If there was one thing everybody could agree upon at the end of 2015 it was that the Vancouver Whitecaps needed to find a different way of playing or, at the very least, a Plan B to supplement the Plan A of counterattacking football.
There was also almost universal agreement that the decisions to move Steven Beitashour and Gershon Koffie out of the club were the right ones. The former because his salary limited what else could be done to change the team and the latter because the limits of his ability hindered a change of style for the team as a whole.
The players that were brought in to bolster the side were clearly designed to facilitate change with Bolaños, Kudo and Pérez offering a mix of experience, guile, quality and goal scoring and, yet again, there were few questions raised about these acquisitions.
So why, after ten games, are the Whitecaps sitting outside the playoff places with so few signs of a successful system yet in place?
The easiest answer of all is the disruptions the team has faced through injuries, suspensions and international call ups etc. but that is a) a really boring answer and b) doesn’t quite tell the whole story of the season so far.
It’s clear that Carl Robinson has been trying to switch things up from a tactical perspective (particularly at home) and one of those changes is to try and build from the back.
The problem with that approach for this team is that building from the back requires central defenders who are comfortable on the ball and also good passers of said ball. Unfortunately Kendall Waston is neither of those things and though Tim Parker can lay claim to elements of both his distribution is still too erratic to be relied upon.
So what tends to happen is that one of the midfielders drops deep to become the main outlet in place of the central defenders and if that player is Pedro Morales that’s probably an okay move, but if it’s one of Laba, Jacobson or Teibert the passing quality is still up for debate so then one of the more attacking midfielders also drops deep to receive the next pass leaving the man in possession with the choice of either going back to square one (giving the ball to a central defender) or passing to a player who is almost as deep as he is.
Even if he takes the latter option it means that a nominally attacking player has received the ball far too deep in his own half and any forward ball inevitably becomes a long pass to the eternally isolated Rivero.
It could also be argued that even with Morales in possession the only difference is that the long forward pass is just of a better quality rather than any radically different tactical approach.
Either way it’s a player dropping deep in order to pass the ball to another player who has also dropped deep; no wonder the opposition are so rarely on the back foot.
But the distribution from the back isn’t the only problem in how the Whitecaps are attempting to perfect this style of play because the other big issue is the almost astonishing lack of movement from the team as a whole.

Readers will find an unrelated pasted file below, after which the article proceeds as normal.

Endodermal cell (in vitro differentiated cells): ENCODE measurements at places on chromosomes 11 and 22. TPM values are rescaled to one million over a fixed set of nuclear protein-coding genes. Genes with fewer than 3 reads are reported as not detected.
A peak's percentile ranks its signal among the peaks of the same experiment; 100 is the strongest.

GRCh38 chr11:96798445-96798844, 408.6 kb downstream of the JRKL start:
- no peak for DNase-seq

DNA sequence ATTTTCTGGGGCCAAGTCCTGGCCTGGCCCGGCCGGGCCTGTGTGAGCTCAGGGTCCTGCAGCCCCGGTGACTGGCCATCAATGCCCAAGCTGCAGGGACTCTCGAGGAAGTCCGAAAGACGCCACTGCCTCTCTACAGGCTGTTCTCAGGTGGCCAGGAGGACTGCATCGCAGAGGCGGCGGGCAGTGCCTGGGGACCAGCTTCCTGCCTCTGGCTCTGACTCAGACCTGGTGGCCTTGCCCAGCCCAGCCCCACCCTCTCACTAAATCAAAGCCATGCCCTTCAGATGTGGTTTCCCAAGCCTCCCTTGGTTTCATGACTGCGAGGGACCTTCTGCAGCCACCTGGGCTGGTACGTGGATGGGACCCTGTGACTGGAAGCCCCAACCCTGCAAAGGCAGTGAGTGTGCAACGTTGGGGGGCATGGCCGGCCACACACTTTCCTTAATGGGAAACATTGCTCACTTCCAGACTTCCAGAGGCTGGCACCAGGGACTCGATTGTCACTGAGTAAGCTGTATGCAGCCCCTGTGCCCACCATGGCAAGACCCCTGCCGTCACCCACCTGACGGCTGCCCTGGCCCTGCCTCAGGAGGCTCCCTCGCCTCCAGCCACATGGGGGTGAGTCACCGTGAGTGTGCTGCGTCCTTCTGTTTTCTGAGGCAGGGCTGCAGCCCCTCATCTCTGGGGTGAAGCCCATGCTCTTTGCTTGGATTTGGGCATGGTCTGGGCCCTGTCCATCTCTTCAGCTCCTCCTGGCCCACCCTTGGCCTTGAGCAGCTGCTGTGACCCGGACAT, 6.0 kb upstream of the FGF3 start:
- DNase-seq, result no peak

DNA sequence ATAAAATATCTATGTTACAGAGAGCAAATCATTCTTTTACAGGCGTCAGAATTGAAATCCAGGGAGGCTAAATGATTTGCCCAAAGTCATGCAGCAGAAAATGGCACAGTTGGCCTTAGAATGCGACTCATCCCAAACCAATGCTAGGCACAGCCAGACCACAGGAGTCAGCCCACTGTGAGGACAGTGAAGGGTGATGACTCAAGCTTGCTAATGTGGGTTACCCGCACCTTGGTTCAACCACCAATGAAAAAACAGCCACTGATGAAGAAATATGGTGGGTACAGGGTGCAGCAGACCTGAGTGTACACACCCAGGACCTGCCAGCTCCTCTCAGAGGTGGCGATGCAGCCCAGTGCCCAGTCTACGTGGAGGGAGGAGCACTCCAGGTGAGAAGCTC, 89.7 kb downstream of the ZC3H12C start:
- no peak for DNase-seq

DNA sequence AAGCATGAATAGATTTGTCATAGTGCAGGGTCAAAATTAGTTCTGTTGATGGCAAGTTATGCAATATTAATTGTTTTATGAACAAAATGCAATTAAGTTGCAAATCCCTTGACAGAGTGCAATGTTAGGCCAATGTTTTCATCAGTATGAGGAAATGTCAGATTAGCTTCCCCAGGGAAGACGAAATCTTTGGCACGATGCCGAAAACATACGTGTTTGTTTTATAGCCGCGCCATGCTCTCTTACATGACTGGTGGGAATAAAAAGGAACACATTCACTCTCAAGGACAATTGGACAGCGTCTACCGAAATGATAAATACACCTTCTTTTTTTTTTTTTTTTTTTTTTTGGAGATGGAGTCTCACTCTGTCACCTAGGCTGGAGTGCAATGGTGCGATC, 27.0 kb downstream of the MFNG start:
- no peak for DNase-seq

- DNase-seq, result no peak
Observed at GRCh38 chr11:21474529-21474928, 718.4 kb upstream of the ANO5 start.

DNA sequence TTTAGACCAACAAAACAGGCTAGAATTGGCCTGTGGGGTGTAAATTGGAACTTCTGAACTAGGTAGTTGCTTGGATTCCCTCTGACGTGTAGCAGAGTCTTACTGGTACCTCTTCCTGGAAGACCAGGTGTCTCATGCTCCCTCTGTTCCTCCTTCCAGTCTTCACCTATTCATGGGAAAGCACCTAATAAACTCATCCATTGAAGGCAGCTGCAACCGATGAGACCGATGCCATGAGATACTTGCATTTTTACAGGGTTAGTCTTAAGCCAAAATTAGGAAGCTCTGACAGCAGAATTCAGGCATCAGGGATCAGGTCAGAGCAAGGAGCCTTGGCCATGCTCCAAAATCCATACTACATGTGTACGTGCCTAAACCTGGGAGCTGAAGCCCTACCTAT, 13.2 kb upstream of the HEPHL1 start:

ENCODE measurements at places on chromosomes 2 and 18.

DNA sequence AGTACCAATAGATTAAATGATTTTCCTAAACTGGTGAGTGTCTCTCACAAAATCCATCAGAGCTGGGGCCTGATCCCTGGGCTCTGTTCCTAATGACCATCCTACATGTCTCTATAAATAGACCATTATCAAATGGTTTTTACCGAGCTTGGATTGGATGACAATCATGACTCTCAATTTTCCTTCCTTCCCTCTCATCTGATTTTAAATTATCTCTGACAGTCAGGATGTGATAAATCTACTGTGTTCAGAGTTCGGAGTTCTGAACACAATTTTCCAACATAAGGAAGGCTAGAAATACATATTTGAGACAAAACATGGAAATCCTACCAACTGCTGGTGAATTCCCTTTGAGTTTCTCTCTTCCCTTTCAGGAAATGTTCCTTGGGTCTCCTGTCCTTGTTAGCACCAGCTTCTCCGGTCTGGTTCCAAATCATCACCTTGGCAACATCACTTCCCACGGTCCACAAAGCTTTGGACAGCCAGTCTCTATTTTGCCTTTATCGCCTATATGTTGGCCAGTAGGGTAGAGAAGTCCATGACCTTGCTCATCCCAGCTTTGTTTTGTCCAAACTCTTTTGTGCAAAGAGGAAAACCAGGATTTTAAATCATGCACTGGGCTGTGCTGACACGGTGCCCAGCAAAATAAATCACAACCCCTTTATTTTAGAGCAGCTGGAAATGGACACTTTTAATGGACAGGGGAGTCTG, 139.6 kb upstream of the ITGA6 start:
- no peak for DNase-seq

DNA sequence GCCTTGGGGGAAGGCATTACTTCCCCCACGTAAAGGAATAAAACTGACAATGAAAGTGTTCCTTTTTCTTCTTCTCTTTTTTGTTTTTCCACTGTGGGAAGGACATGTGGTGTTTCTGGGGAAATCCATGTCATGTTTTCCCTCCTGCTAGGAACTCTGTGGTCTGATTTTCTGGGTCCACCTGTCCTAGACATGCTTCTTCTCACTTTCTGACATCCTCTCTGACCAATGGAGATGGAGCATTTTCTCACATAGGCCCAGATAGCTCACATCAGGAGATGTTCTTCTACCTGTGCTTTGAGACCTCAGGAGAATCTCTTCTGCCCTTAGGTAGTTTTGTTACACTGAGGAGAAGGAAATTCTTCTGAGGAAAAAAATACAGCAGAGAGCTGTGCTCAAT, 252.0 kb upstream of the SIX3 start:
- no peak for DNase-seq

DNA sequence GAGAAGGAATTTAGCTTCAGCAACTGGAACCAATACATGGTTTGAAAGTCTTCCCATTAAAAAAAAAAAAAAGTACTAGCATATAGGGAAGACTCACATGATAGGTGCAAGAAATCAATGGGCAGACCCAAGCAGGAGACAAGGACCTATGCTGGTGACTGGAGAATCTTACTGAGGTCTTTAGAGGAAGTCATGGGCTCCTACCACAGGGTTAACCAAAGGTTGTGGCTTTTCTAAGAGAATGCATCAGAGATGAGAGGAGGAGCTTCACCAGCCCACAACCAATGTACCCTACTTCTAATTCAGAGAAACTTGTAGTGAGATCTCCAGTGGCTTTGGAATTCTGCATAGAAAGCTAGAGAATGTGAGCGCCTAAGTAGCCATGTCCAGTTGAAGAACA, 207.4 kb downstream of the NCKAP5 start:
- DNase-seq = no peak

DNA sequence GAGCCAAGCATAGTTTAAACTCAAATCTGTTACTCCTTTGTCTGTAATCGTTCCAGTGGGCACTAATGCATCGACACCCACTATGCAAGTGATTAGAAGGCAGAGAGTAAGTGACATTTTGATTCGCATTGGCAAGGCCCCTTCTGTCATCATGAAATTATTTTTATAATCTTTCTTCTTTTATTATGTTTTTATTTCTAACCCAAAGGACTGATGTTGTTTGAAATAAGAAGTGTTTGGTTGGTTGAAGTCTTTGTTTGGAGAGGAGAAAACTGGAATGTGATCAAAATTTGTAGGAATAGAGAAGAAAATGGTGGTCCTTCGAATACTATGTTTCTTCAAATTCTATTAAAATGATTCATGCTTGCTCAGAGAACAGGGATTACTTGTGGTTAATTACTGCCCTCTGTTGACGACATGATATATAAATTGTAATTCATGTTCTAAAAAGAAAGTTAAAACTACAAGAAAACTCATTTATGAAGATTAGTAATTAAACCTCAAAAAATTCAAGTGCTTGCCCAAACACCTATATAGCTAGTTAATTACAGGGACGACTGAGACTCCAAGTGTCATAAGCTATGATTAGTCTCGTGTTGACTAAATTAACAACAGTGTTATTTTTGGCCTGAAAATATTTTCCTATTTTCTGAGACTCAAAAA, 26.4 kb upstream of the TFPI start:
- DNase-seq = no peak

However critical we may be of the passing quality of some players that quality is severely undermined when there are so few options for them to choose from.
Far too often the man in possession is faced with the singular choice of giving the ball back to the man who gave it to him simply because the number of other players actively looking to receive a pass is precisely zero.
This isn’t even what Arsene Wenger once called “sterile possession” because that at least is possession solely for the sake of it. What the Whitecaps have instead is players who are passing to a man because he is the only option available and, because he is the only option available, the opposition know exactly where the ball will be heading and can easily intercept it.
So we’re left with players who aren’t great at passing the ball having to play passes they don’t want to play to players who don’t want to receive the ball.
Not an ideal scenario.
Obviously what I’ve just described is the absolute worst case in game scenario for the Whitecaps but it’s a scenario that has already reared its head on more than one occasion this season (and twice in the last two games) so the question now is whether Carl Robinson sticks with this particular plan or looks to something else.
If he chooses to stick with it then it can only be solved by better movement from the team as a whole while simultaneously convincing the first midfield receiver of the ball to turn away from his own goal the moment he is in possession.
There’s probably an element of chicken and egg about this whole problem in that players will be wary of turning into trouble for fear of there being no options to pass to while other players will be reluctant to make runs if they see the main outlet frequently eschewing them for the safer option, but the coach needs to instil in his players that the current “risk averse” policy in how they pass the ball actually carries more risk than the alternatives.
Robinson could no doubt point out that the return of Morales makes all this discussion moot, but betting the farm on a player with such a chequered injury history would be folly indeed and a Plan B isn’t really a Plan B if it falls apart the moment one player is absent from the first eleven.
Strangely enough it’s quite fascinating watching both the team and the coach attempting to figure this one out (there are moments when you can almost see the gears grinding through a player’s brain as he makes a decision) and it could be that time and a relatively consistent first eleven is all that is needed for the pieces to finally slot into place.
But it might not be a bad idea if somebody from the coaching staff was regularly ensconced in the locker room working on at least Plans C and D.